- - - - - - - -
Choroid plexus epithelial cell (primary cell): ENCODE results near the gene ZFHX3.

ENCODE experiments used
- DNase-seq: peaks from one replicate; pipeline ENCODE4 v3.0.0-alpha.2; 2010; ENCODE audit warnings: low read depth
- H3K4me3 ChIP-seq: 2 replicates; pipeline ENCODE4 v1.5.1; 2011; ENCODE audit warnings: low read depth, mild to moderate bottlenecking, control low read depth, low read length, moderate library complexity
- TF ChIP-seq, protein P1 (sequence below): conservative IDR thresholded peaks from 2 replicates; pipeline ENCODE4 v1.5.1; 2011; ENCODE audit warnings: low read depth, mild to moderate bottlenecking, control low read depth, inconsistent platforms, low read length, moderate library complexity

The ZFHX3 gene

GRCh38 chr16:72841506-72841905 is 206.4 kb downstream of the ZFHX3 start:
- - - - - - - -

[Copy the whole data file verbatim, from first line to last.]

Choroid plexus epithelial cell (primary cell): ENCODE results near the gene ZFHX3.

ENCODE experiments used
- DNase-seq: peaks from one replicate; pipeline ENCODE4 v3.0.0-alpha.2; 2010; ENCODE audit warnings: low read depth
- H3K4me3 ChIP-seq: 2 replicates; pipeline ENCODE4 v1.5.1; 2011; ENCODE audit warnings: low read depth, mild to moderate bottlenecking, control low read depth, low read length, moderate library complexity
- TF ChIP-seq, protein P1 (sequence below): conservative IDR thresholded peaks from 2 replicates; pipeline ENCODE4 v1.5.1; 2011; ENCODE audit warnings: low read depth, mild to moderate bottlenecking, control low read depth, inconsistent platforms, low read length, moderate library complexity

The ZFHX3 gene

GRCh38 chr16:72841506-72841905 is 206.4 kb downstream of the ZFHX3 start: